Two of Canberra’s most prolific and original dance-makers, Liz Lea and Alison Plevey, pooled resources to present this fascinating program as a finale to Ausdance ACT Dance Week. The program consisted mainly of individual solos danced by Lea and Plevey together with a preview of a new work choreographed by Jack Ziesing for This Poisoned Sea – a QL2 Dance program to be performed in the Playhouse in July.
An extraordinary dancer with a highly developed sense of line and stillness, Liz Lea takes much of her inspiration from science and philosophy. Her first solo, Two men and a Table was a remarkable work inspired a conversation between Albert Einstein and Rabindranath Tagore.
Responding to a recording of her own voice detailing the conversation, Lea’s mastery of Indian dance techniques informs the work, not only in her use of sweeping, graceful hand gestures punctuated with moments of stillness, but in her mobile facial movements where even the slightest raise of an eyebrow becomes significant.
Then just as the viewer begins to wonder if the movements would be so transparent without the words, the words are replaced by a gentle Bach concerto, and the movements transform into an exquisite dance. The effect, enhanced by a beautiful lighting design by Karen Norris, was breathtaking.
Although the connection to the movement for another solo, 46864 – the prison number given to Ahmed Kathrada who spent 26 years in prison with Nelson Mandela, was rather less obvious, the work itself, performed in traditional Indian costume, to music by the Sandy Evans Trio and Bobby Singh, proved fascinating.
Never Going to Be Blue inspired by the sequencing of the first DNA-based genome, was a delightfully tongue-in-cheek work in which Lea drew on her own DNA as a showgirl to create a spectacular solo utilising her considerable burlesque skills manipulating red feather fans and huge billowing red silk skirt. This work ended on a surprising note as the prelude to a film responding to Lea’s own experiences as a victim of Endometriosis.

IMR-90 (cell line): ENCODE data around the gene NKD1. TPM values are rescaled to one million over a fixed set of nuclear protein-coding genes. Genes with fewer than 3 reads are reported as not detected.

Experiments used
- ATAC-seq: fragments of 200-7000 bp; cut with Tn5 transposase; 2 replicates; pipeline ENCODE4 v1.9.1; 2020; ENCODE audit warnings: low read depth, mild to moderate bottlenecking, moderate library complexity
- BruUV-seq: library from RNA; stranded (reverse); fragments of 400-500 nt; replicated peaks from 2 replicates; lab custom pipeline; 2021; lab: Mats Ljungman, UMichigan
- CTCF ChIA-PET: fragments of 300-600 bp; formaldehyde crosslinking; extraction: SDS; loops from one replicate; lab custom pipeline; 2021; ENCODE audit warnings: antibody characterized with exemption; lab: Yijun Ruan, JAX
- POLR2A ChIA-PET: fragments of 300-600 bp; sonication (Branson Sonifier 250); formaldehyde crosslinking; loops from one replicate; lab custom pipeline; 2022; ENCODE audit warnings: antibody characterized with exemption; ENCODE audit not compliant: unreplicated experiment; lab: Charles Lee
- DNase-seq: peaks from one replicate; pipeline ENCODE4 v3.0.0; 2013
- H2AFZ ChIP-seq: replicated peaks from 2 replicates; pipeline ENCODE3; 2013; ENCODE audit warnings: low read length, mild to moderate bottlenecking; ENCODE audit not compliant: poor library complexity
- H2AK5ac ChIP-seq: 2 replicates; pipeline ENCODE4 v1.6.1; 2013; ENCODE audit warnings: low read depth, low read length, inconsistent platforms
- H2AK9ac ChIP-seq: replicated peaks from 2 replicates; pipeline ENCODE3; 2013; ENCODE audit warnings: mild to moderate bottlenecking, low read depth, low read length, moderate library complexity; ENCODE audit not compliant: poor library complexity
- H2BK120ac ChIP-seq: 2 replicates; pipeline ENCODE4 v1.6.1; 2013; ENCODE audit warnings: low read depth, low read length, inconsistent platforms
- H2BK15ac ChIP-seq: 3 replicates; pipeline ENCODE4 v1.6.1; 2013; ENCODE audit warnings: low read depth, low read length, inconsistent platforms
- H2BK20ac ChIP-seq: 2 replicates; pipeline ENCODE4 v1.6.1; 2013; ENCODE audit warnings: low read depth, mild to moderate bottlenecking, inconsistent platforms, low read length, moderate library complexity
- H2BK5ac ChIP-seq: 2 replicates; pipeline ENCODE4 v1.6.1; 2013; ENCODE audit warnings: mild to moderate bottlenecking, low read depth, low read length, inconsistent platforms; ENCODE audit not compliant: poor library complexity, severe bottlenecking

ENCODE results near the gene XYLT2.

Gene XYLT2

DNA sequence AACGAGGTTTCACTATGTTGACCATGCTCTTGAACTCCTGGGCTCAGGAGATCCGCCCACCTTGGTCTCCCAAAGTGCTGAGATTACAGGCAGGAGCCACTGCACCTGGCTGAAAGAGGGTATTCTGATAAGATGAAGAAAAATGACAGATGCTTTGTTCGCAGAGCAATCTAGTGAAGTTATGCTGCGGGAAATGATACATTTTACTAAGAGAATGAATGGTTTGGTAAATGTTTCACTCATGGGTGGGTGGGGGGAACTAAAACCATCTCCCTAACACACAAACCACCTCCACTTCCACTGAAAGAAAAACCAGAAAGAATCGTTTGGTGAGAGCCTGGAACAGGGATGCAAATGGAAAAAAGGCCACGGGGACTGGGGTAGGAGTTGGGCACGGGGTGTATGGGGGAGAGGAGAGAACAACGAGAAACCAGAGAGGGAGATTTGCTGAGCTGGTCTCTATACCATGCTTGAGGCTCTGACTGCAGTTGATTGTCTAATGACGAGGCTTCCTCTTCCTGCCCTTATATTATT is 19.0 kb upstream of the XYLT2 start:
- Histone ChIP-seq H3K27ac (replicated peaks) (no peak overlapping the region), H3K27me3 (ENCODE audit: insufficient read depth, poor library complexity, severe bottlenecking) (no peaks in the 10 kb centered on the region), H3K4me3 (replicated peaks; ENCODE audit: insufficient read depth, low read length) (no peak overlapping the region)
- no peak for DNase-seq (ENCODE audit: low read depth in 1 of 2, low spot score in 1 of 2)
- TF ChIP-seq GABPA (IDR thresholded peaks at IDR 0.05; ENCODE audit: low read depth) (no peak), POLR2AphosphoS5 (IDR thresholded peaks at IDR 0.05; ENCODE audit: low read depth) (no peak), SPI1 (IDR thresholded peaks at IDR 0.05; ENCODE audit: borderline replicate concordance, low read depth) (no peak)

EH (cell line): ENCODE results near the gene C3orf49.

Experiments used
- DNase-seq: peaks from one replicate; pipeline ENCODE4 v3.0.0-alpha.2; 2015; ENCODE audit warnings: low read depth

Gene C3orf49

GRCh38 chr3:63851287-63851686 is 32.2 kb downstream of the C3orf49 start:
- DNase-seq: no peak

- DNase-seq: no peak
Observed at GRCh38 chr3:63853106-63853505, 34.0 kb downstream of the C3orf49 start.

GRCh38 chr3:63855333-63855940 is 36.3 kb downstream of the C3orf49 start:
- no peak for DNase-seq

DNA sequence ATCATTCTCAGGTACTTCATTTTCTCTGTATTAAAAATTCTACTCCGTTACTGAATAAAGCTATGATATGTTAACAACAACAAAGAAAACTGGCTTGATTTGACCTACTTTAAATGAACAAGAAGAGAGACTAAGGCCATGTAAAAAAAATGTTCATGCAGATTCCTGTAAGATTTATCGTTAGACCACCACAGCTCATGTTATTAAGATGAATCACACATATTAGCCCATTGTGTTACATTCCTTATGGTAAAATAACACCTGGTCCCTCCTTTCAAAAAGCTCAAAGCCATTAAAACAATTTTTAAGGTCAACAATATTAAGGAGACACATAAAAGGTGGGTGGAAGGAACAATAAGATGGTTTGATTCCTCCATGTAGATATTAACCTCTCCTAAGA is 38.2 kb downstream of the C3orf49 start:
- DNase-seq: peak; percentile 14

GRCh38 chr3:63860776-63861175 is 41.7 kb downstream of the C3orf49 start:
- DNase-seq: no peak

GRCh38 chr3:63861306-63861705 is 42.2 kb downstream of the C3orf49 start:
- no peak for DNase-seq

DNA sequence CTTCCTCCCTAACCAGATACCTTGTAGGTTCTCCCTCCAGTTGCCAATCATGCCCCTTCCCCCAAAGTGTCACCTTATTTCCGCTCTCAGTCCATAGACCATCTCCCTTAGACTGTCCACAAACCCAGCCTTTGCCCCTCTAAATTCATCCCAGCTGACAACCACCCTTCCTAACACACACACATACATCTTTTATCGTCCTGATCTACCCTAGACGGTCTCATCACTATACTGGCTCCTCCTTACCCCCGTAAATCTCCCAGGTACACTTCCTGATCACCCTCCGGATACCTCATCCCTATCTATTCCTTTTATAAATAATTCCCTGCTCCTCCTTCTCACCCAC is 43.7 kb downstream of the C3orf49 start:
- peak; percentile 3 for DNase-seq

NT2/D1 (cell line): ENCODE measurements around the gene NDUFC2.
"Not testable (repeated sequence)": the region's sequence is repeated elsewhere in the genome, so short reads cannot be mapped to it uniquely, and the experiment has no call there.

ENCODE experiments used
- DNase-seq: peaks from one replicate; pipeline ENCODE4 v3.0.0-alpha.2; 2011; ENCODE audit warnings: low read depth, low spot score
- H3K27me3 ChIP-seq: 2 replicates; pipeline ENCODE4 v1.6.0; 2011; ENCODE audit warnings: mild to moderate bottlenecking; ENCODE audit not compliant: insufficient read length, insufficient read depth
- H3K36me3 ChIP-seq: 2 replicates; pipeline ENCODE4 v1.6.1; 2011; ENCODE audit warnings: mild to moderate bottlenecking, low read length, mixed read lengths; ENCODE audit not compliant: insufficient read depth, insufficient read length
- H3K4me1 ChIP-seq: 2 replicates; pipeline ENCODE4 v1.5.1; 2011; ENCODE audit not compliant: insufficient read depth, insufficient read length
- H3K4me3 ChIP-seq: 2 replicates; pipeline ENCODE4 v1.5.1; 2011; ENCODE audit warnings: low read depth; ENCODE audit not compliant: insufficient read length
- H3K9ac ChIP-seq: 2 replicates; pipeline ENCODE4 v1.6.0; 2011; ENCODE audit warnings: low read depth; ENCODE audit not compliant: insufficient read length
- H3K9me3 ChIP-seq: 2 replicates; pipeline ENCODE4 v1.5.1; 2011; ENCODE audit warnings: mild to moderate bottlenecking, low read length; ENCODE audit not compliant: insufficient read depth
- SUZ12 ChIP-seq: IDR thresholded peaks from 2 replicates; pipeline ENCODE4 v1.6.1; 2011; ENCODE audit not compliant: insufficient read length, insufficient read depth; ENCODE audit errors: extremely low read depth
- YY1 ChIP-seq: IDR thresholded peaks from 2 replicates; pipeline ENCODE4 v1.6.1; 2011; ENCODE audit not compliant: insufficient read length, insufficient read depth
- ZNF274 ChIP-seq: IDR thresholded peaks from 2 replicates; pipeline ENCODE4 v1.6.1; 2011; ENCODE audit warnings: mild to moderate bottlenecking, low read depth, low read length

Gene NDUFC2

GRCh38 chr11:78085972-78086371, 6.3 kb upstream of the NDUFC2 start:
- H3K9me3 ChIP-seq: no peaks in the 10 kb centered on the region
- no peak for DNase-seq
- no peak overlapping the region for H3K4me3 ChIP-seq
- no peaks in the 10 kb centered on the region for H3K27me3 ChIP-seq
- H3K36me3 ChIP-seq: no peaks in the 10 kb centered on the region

No less thought-provoking, but completely contrasting in style and execution, were Alison Plevey’s solos, commencing with a remarkable work entitled Dancing with Drones which featured Plevey mimicking a projected image of herself being menaced, in various locations, by a mechanical drone.
Butoh influences were present in her solo Andani Carmichael, part of a forthcoming full-length work Mine! which she is developing for her company, Australian Dance Party. Prettily costumed in pink, Plevey’s initially cheerful dance was punctuated by the unsettling sounds of loud explosions. Playful episodes with Lego pieces and a toy truck unexpectedly focussed in a sobering spoken statement about mining and the Great Barrier Reef.
Continuing her focus on social issues, Plevey’s final work I See was a cleverly layered comparison of the effects of the drug, Ice, and global warming, as evidenced in the melting of polar icebergs, which again demonstrated Plevey’s extraordinary ability to interpret complex abstract issues in dance terms.
Embellishing an already remarkable program, the QL2 Dance youth dance ensemble presented a preview of its forthcoming work, This Poisoned Sea. Also evoking icebergs, the excerpt, A Hellish Thing was choreographed by Jack Ziesing to original music by Adam Ventura.
Outfitted in striking orange and black costumes the ten young dancers executed Ziesing’s complex, inventive choreography with remarkable assurance and precision, leaving the audience in no doubt of the promise of an extraordinary experience when the full work is revealed in July.
IN – SYNC
The Courtyard Studio – Canberra Theatre Centre, London Circuit, Canberra
Performance: Saturday 6 May 2017
Season: 6 – 7 May 2017
Image: The Dancers of QL2 perform Jack Ziesing’s A Hellish Thing – photo courtesy of Maylei Hunt Photography and Ausdance Victoria
Review: Bill Stephens OAM